“He’s been a really good pitcher for a long time,” Cherington said. “He’s a competitor. He loves to pitch. He loves baseball. I think he’ll respond to this environment, the fans, and fit pretty seamlessly into the clubhouse. We’ve known him for a long time. The scout who signed him as an amateur works for us, and then up until last year with Juan being over there, we have history with him over a long period of time; although he’s never been a Red Sox we feel like we know him pretty well. Look forward to having him here and watching him pitch this weekend.”
Peavy, 128-97 with a 3.49 ERA in his career — 92-68, 3.29 in the National League, 36-29, 4.00 in the AL — won’t be overwhelmed. He should be very much in lockstep with the rest of the “character” veterans on the Red Sox.
Peavy should be a leader for the staff and he’s under the Red Sox’ control for next season as well, when the team could either keep him or flip him someplace else.
With a veteran, controllable staff, Cherington said that now the Red Sox can be more patient with their young pitchers. Allen Webster, Rubby De La Rossa, Brandon Workman, Henry Owens, Matt Barnes, and Anthony Ranaudo all can develop at a slower rate.
And if Cherington feels there’s a logjam, he always could deal one of the veteran pitchers this offseason. Lester, for instance, can become a free agent after the 2014 season. He will demand a huge salary when he hits the market.
“We’ve been able to add a very successful major league starter, whether it’s been in the National League, whether it’s been in the American League,” said manager John Farrell. “He’s made a pretty seamless transition to the American League. Pitching in this league for a number of years, a guy that’s extremely competitive. In talking with him late last night, he is ecstatic about joining the Red Sox, looking forward to not only pitching in Fenway Park, for the Red Sox, in this city. I think he’s going to relish the opportunity.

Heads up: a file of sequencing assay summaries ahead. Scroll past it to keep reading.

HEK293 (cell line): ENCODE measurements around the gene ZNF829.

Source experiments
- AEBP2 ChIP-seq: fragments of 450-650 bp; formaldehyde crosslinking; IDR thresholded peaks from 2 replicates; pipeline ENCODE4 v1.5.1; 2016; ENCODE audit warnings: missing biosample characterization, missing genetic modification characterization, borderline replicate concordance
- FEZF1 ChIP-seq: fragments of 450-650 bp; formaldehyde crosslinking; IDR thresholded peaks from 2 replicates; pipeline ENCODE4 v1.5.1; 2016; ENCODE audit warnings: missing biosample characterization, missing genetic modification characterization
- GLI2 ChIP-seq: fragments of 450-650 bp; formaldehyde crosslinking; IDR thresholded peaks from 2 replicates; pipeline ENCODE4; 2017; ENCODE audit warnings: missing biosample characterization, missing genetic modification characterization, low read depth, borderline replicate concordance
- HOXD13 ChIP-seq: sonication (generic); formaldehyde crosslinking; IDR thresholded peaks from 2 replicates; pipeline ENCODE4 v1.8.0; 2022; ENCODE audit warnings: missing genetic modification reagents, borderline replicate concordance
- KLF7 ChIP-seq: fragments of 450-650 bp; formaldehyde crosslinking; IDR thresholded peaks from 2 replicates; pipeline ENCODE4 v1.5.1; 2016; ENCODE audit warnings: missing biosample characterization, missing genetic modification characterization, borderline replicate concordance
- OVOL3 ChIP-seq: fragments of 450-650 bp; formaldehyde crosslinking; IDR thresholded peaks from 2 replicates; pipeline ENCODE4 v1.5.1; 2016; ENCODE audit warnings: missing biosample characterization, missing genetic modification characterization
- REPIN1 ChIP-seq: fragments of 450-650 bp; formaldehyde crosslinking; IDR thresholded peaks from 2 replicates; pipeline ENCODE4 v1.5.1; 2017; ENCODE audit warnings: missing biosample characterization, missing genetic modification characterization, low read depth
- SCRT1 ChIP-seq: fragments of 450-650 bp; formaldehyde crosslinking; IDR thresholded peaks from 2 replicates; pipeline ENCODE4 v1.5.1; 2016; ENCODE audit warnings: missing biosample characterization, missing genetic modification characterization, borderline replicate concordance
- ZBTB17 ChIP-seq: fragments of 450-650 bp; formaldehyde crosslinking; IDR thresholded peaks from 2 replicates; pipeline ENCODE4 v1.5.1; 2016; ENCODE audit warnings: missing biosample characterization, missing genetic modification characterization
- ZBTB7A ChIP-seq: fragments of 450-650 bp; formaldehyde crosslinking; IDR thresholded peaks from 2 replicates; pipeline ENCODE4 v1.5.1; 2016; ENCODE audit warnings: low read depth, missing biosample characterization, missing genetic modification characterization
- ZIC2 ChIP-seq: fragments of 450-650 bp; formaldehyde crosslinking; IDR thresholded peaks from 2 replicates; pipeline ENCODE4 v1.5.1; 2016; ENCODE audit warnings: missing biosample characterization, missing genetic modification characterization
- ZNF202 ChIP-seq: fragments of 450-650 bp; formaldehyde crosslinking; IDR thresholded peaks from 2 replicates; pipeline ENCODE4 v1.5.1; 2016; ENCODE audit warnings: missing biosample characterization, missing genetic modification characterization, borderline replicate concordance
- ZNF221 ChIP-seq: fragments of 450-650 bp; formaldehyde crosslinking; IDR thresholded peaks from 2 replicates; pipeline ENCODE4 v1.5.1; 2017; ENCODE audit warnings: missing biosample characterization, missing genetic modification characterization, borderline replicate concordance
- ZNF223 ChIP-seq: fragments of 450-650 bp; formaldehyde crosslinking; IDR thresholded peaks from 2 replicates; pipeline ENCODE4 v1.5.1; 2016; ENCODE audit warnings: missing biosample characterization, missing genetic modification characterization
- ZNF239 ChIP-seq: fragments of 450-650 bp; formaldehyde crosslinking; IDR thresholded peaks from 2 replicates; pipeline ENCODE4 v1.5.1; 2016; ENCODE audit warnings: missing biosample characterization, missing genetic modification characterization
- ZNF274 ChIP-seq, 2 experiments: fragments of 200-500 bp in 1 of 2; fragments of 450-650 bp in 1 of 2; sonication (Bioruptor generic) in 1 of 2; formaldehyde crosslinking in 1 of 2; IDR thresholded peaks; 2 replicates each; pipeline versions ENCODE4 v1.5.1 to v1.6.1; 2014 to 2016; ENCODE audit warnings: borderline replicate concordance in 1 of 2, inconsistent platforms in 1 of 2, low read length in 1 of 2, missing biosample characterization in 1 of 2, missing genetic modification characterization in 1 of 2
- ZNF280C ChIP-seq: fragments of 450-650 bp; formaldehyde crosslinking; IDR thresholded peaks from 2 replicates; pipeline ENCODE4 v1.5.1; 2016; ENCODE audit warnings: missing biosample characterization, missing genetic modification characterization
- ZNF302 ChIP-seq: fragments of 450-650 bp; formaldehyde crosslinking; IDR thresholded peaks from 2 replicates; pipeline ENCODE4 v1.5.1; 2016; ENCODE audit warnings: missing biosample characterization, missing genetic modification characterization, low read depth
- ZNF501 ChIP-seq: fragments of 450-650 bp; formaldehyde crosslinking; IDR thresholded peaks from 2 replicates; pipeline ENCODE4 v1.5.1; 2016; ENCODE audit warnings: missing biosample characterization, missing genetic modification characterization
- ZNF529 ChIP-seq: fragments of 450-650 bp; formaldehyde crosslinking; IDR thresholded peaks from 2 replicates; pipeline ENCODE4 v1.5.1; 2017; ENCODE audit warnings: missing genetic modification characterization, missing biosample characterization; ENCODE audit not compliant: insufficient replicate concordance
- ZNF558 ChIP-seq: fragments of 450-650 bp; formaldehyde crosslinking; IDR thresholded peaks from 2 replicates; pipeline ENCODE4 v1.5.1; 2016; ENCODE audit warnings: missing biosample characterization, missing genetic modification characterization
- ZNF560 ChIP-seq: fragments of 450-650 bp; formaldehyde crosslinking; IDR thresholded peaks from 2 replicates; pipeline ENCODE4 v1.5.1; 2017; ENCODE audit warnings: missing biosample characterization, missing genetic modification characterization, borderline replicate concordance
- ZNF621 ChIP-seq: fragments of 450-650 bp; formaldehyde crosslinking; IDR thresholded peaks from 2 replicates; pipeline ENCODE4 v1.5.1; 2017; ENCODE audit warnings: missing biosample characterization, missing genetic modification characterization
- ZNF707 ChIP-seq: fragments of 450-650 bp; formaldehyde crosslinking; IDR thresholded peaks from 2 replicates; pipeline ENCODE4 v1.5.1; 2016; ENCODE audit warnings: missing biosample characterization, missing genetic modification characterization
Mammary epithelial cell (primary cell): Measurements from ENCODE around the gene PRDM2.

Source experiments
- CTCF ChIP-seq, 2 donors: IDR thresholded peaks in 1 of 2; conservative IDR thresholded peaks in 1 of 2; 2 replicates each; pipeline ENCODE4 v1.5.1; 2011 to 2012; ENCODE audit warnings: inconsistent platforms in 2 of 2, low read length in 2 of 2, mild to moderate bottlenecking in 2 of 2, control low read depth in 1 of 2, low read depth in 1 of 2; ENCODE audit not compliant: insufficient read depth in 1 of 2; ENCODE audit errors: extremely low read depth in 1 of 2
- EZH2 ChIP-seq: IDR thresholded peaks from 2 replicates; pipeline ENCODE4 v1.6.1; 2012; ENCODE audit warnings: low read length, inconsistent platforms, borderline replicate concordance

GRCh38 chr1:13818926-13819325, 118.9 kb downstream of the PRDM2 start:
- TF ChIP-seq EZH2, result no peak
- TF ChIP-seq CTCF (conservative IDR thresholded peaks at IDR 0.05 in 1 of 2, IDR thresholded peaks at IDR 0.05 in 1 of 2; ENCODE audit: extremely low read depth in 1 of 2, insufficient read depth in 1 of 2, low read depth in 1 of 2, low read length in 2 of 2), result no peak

“I think his attitude, his personality, will fit as the vast majority of our clubhouse shares the same approach to the game, and just by hearing him speak, this has a chance to be an outstanding fit.”
The oddity here is that Peavy replaces rookie Workman, who over his last three starts had a 2.45 ERA. Peavy has made two starts since returning from the DL with a broken rib and has a 4.15 ERA in those starts, both wins against two tough teams — Atlanta and Detroit.
With Peavy aboard and with the success of lefty Drake Britton and being able to send Workman to the bullpen, Cherington didn’t feel compelled to make a deal for a reliever. There will be plenty of guys available once the waiver period begins Thursday if Cherington needs to get someone. Also, he has Jose Contreras and Brandon Lyon waiting in the minors.
The GM did not acquire a righthanded bat, either. He had conversations with the Phillies about Michael Young, but they were never anything beyond preliminary as the Red Sox seemed concerned about Young’s defense.
If Cherington feels he needs a righthanded bat, the waiver period also will yield one of those, or he always could promote Middlebrooks or Bogaerts.
All in all, in a trade deadline period when there wasn’t a lot of action, the Red Sox were as aggressive as anyone. They acted like a team that was “going for it”, yet they didn’t give away their future.